The Father’s day gift is one of those childhood conundrums that few grow out of. The go-to option in my household was golf balls. Or tees (Son, I always need tees). Or, shudder, Y-fronts (Son, a man can never have too many pairs of gruts).
I pretty much ran with golf balls, as did my three siblings. Much to our surprise, my dad was always really happy with them. Unwrapping yet another small, rectangular box, looking up with a smile and exclaiming that it was just what he needed. It was the same on birthdays and Christmas – the boot of his car looked like it was filled with shiny white mushrooms.
When we got older we branched out into a couple of other Fatherly areas: whisky – single malt. But surely there had to more; my Father is a man of depth and feeling who provided a childhood of love, stability and golf tips. Being a bookseller gave me an advantage over my siblings – I could keep an eye out for books that would not only summon the usual appreciative comment, but also, days or weeks later, a follow up statement about how much he was enjoying the book, and had I read it, and did I want to talk about it over a whisky on the front porch (yes I did). I would then tell my siblings that this is why he loved me more.
So each year the quest begins again – a book; something new, something interesting, something that might fail, something that might open a new world in him, challenge or excite him. Wrapped up with some golf balls.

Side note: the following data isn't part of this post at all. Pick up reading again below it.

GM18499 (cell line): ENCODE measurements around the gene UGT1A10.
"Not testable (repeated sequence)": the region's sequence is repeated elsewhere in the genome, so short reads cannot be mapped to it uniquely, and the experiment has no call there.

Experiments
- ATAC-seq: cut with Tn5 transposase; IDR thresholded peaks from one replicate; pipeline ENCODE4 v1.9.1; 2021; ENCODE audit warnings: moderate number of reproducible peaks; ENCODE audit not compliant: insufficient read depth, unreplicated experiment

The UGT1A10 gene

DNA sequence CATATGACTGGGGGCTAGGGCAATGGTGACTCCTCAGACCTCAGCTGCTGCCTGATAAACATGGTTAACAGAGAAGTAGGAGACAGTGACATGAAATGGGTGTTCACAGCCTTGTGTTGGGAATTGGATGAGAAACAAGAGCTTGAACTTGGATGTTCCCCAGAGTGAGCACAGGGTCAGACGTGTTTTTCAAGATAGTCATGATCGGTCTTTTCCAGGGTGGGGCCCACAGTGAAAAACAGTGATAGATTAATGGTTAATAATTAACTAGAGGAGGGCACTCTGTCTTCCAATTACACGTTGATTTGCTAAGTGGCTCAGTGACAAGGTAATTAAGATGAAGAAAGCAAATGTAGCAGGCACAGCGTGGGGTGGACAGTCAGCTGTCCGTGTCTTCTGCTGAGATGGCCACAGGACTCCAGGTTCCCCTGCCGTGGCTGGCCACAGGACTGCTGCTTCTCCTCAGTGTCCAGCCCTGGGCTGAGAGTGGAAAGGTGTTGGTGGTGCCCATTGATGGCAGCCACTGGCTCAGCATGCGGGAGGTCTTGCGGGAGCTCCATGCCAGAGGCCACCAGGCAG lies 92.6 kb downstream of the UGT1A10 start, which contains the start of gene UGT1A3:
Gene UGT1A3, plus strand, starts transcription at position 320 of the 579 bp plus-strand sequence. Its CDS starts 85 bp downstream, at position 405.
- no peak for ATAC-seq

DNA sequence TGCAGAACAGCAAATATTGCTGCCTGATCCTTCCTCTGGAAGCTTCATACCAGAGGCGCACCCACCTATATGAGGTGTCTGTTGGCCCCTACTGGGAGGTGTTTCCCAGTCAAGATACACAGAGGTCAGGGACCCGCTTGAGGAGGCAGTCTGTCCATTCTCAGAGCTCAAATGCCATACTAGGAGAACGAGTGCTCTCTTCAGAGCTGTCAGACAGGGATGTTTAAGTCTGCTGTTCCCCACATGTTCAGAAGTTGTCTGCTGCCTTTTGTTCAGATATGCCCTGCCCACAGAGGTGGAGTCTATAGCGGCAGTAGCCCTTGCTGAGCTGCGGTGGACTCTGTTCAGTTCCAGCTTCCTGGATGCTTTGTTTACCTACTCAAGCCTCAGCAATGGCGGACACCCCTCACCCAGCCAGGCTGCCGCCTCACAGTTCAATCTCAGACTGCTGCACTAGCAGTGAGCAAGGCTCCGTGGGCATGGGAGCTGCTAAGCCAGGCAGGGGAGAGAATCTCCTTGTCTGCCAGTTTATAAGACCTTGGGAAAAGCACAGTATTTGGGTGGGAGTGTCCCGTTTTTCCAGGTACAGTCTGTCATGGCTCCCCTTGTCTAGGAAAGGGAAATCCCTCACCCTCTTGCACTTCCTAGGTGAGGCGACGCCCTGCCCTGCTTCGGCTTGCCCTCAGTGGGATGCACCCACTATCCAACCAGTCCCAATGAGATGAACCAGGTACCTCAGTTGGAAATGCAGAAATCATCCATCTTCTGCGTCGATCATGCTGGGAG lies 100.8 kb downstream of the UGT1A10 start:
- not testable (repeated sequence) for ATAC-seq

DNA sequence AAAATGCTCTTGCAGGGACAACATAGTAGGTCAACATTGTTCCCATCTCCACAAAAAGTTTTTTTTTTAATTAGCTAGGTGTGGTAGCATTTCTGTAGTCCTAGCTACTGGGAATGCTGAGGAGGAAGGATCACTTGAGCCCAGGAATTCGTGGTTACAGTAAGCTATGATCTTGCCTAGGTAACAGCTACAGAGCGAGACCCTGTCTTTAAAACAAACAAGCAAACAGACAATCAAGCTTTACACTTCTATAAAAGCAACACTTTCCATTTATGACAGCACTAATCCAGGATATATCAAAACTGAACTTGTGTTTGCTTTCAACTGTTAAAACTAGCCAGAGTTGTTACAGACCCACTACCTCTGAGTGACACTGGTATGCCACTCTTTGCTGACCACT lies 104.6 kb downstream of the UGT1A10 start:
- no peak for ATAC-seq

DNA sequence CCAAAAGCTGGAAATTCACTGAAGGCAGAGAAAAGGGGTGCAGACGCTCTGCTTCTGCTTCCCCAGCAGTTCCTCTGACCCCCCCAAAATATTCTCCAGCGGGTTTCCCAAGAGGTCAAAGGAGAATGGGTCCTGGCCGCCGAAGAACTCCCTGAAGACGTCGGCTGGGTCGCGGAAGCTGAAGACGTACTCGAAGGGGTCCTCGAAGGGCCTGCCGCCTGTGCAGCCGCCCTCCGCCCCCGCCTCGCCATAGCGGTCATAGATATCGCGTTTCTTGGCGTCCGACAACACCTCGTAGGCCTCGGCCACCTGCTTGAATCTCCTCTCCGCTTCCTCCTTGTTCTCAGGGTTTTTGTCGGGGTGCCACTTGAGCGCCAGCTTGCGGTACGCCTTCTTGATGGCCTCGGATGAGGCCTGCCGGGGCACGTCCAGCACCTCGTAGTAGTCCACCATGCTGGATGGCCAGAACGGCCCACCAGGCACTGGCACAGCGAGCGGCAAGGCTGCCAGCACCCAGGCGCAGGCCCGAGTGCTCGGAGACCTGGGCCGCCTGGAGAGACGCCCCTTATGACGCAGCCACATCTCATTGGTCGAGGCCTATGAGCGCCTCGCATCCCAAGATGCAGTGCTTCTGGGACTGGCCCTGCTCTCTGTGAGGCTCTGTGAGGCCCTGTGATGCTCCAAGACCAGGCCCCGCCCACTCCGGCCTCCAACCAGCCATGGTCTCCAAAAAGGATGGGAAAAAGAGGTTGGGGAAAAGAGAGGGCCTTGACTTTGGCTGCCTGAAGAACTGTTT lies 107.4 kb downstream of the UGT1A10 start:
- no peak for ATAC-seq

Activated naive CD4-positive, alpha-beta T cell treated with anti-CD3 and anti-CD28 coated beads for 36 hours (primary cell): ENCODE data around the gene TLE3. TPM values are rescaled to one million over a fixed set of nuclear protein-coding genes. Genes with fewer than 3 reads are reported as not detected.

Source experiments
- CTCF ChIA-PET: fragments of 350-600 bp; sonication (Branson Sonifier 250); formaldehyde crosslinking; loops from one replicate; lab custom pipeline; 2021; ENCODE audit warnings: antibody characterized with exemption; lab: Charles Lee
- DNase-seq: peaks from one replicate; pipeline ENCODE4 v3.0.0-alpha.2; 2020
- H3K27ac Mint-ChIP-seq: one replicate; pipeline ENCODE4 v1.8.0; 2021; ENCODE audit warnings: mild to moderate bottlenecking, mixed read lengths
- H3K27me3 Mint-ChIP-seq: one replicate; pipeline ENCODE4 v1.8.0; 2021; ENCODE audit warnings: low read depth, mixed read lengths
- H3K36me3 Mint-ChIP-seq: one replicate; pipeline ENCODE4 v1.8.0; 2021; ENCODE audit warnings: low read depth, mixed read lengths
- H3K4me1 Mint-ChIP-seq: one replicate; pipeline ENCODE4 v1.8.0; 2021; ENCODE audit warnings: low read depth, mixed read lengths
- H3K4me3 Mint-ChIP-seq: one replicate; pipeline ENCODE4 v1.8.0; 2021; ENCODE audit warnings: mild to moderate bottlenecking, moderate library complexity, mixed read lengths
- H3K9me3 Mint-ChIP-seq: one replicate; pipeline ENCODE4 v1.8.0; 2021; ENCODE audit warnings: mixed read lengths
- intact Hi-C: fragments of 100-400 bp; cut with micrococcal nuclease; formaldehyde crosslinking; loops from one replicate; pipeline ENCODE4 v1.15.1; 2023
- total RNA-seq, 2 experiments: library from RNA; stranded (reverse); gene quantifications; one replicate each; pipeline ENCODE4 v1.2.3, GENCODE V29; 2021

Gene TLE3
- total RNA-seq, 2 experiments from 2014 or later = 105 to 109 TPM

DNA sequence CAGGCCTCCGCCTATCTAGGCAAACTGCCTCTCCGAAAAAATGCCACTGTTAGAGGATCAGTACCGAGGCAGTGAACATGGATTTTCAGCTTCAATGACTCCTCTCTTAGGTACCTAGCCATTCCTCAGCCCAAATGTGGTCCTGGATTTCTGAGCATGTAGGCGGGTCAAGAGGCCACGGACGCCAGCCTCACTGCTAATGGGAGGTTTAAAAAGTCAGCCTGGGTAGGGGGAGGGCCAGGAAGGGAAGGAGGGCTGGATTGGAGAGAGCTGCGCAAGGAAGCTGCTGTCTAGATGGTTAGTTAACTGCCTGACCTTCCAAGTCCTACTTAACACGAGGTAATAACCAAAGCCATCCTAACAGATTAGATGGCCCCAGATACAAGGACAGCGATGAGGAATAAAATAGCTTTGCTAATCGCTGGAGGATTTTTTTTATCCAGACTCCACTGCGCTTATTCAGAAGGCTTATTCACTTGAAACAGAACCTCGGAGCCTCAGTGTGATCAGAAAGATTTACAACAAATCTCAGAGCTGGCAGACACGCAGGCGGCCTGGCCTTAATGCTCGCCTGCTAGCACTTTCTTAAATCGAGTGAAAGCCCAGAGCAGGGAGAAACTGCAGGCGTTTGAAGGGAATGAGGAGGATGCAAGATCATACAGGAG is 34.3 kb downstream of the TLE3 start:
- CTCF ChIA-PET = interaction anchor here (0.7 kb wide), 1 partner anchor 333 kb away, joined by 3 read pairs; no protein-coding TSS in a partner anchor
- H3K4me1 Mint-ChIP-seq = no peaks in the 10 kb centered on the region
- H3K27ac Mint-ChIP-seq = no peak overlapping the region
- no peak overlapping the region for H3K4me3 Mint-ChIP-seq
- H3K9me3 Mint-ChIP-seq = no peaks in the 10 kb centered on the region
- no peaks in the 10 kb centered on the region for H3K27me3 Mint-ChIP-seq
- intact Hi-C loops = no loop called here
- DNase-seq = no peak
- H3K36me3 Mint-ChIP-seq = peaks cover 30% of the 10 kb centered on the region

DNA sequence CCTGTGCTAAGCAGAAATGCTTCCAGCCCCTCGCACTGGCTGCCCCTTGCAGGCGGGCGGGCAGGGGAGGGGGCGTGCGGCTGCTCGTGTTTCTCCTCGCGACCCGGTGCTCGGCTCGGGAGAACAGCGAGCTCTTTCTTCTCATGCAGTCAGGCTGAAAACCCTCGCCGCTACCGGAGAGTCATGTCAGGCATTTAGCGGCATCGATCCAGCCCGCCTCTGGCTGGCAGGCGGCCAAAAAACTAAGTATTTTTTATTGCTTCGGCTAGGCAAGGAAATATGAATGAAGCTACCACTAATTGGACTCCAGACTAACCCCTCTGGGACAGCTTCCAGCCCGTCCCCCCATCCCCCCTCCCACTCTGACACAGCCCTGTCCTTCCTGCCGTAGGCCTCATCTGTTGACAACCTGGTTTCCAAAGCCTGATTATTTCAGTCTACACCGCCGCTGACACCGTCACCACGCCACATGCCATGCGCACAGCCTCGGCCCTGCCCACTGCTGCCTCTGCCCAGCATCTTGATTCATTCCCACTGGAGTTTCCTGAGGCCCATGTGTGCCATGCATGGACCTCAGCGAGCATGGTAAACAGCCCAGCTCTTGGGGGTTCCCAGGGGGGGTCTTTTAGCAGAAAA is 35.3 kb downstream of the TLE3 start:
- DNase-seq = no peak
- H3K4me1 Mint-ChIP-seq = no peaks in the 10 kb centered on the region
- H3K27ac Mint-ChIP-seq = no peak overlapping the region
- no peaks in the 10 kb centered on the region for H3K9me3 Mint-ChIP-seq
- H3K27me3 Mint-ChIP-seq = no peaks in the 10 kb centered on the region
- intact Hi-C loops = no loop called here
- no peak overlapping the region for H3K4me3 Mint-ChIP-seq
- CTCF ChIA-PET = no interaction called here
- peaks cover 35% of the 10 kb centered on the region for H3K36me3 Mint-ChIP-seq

What Sport Tells Us About Lifeby Ed Smith ($30)
Ed Smith was a professional cricketer who has spent a lot of time thinking about sports and what it does to the head. This book is an absolute wonder of insight and observation, casting famous sporting figures and their well known actions into new perspective. If your Dad is into sports, he’ll be into this book.
Recently released in paperback, it is one of the great novels of the last decade, a coda on family, what having one does to your ideals, and how to be free.
Born almost 500 years ago, Montaigne was a statesman and essayist committed to understanding the world through the only thing he could trust – his own judgement. His ruminations on how to live remain vital and funny and relevant. Bakewell’s book is a biography of Montaigne told through the questions he asked and the answers he found, it’s brilliantly formulated and endlessly fascinating.
Does your Dad harbour frustrated ambitions to take over the world? Does he have an evil laugh that he only brings out on special occasions? This novel of superheroes and world domination is a masterpiece of comedy, with a secret core of seriousness that will bring out gut laughs and the antihero in all who dare its pages. Plus, best cover ever.
Children’s books with hidden messages that Dad can read to the young’uns:
Daddy Lost His Head by Quentin Blake & André Bouchard – Mum &http://vicbooks.wordpress.com/wp-admin/post.php?post=1276&action=edit&message=10 the kids get to make a designer Dad head ($19.99)
The title gives you the plot basis, but nothing can prepare you for the pure fun this book contains. One of the best Dad/Children’s books of all time.
Quick fire convenience: